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Friday, 3 April 1987
Page: 1827

Senator TOWNLEY —Mr President, I claim to have been misrepresented and seek leave to make a statement.

Leave granted.

Senator TOWNLEY —On the front page of the Canberra Times today there was an article headed `Legislation for Australia Card lost in Senate', written by Andrew Fraser. I am afraid that it was Mr Andrew Fraser who was lost in the Senate. I wish to make it clear that I have never supported the idea of an Australia Card but I thought that an election now was not really a good idea-even though, as I said in my speech last night, I believed the Government would have regretted an election, had one been held. My main worry was that the Australian Labor Party might just have got control of both Houses of Parliament and my attitude to the Australia Card was determined because I thought that that was a risk that we did not need to take.

Senator Button —I raise a point of order, Mr President. If Senator Townley had a personal explanation to make on something of that kind, we would certainly grant him leave to do so, but what we have heard so far is a statement of philosophy of dubious profundity, if I may say so. I think that this is an abuse of the procedures. Perhaps Senator Townley does wish to make some personal explanation, but he certainly has not made one to date.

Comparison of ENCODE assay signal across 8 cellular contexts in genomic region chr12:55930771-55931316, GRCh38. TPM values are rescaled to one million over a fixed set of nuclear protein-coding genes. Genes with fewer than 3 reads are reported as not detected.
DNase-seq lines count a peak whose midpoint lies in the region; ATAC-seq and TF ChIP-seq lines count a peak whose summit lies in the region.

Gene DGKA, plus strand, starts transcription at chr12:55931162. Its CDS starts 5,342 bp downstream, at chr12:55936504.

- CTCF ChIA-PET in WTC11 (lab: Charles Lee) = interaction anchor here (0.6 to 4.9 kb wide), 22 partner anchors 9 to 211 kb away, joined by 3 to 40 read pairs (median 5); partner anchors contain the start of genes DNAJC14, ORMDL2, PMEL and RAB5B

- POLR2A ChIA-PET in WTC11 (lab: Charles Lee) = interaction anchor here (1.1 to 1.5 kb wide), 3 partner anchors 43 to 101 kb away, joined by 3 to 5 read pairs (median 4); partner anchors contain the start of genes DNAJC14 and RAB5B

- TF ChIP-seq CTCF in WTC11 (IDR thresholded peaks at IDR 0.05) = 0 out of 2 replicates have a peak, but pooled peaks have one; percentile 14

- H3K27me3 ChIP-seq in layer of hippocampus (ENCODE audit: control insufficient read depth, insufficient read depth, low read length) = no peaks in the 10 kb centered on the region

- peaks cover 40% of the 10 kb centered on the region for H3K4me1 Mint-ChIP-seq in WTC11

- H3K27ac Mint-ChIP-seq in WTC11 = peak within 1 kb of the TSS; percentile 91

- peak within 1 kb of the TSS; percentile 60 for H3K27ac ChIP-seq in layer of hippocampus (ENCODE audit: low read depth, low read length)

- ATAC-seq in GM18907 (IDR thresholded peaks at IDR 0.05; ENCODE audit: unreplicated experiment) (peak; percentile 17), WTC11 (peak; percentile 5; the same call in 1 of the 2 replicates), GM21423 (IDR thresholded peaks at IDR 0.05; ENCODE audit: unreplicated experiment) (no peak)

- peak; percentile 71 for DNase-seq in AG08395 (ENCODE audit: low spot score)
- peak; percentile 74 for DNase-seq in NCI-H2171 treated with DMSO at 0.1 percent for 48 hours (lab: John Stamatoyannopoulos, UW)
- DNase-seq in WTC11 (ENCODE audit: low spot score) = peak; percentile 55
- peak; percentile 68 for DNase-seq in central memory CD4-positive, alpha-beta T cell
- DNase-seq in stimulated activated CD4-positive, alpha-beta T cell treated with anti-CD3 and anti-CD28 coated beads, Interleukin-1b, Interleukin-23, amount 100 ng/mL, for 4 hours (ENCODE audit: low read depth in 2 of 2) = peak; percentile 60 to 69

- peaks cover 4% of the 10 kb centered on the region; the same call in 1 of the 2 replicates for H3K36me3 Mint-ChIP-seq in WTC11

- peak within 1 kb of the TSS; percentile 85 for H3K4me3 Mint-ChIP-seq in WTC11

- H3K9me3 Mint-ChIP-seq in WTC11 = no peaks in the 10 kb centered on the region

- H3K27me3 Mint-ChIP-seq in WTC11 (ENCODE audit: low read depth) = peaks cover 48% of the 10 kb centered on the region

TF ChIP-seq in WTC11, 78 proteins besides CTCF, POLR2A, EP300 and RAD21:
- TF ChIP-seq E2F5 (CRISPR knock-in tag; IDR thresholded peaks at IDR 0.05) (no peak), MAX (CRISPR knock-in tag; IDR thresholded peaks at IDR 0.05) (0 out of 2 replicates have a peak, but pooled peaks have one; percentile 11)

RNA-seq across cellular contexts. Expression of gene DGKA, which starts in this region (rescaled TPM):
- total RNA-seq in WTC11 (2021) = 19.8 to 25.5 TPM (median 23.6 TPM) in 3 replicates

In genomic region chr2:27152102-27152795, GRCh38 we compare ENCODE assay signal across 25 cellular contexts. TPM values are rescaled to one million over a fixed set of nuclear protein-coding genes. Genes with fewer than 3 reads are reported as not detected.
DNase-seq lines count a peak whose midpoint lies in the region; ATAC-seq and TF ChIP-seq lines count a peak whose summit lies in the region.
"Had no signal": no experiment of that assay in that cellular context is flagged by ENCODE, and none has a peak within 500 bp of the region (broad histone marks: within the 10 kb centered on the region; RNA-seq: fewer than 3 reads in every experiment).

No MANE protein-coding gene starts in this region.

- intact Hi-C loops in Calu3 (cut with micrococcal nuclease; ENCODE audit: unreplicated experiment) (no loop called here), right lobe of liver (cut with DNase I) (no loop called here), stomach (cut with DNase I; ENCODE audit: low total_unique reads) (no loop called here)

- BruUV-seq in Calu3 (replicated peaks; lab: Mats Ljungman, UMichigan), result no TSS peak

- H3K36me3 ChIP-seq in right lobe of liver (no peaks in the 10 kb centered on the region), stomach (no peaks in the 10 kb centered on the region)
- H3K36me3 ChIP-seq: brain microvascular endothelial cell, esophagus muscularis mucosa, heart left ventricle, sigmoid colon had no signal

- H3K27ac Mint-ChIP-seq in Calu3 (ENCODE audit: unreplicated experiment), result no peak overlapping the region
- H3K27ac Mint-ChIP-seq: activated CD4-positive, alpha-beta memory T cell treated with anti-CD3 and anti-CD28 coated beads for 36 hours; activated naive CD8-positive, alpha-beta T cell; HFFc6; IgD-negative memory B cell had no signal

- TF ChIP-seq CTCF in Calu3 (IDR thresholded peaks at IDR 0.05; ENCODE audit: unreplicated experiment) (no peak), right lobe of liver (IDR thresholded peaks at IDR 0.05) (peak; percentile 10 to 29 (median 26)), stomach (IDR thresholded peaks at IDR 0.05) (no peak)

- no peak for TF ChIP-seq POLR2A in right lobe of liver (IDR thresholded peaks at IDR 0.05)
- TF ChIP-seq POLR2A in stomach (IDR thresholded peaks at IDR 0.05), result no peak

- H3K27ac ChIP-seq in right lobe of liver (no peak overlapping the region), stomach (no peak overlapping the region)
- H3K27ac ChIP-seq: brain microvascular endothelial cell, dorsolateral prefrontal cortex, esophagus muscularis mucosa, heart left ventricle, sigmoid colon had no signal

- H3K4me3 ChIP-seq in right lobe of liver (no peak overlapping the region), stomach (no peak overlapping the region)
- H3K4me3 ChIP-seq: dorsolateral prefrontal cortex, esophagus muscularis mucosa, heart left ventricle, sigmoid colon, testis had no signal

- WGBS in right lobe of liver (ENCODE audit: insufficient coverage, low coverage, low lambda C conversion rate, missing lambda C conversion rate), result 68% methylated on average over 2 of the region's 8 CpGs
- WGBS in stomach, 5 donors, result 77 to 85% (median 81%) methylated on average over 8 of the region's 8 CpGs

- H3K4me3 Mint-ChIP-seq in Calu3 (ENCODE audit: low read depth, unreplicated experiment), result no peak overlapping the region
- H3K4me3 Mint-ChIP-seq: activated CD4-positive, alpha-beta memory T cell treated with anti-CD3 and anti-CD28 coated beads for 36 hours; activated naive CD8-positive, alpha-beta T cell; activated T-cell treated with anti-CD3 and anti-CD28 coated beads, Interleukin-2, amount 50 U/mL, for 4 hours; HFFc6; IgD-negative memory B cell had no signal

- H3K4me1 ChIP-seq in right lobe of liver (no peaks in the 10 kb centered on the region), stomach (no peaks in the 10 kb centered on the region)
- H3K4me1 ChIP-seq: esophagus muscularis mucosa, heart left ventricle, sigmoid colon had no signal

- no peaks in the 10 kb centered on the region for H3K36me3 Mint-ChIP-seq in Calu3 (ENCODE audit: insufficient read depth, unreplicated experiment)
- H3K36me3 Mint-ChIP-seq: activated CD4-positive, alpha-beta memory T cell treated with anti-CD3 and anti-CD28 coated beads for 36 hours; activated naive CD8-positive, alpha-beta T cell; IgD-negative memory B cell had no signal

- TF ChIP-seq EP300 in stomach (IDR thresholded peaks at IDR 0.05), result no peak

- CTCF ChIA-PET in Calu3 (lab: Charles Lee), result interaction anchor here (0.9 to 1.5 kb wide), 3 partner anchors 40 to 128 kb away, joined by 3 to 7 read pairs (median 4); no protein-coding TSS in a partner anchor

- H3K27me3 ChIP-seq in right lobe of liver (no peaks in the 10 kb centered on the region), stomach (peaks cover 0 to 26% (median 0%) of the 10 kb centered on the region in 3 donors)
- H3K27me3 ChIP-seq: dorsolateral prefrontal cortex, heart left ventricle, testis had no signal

The PRESIDENT —Senator Townley, in a personal explanation, you must deal with the issues in which you think you have been misrepresented.

Senator TOWNLEY —I thought that I sought leave to make a statement, Mr President.

Senator Button —Mr President, if Senator Townley had sought leave to make a statement on a topic which was totally non-specific, I probably would not have granted him leave.

Senator TOWNLEY —I am sorry, Mr President, but leave was granted. Anyway, I have nearly finished.

The PRESIDENT —I have sought advice on this. Apparently Senator Townley did seek leave to make a statement; therefore he is technically correct.

Senator TOWNLEY —I will not be long. I thought that the Government's gaining control of both Houses was a risk we did not need to take because we could end up with an Australia Card anyway as a result of a joint sitting of both Houses. Once the Government decided to play it safe, of course, I supported the Opposition in the vote. It was my action in that regard that was incorrectly stated by Andrew Fraser in the Canberra Times article today. I did, in fact, oppose the Bill and I voted with my Party. I would be grateful if at some time in the future the Canberra Times would correct the error it has made.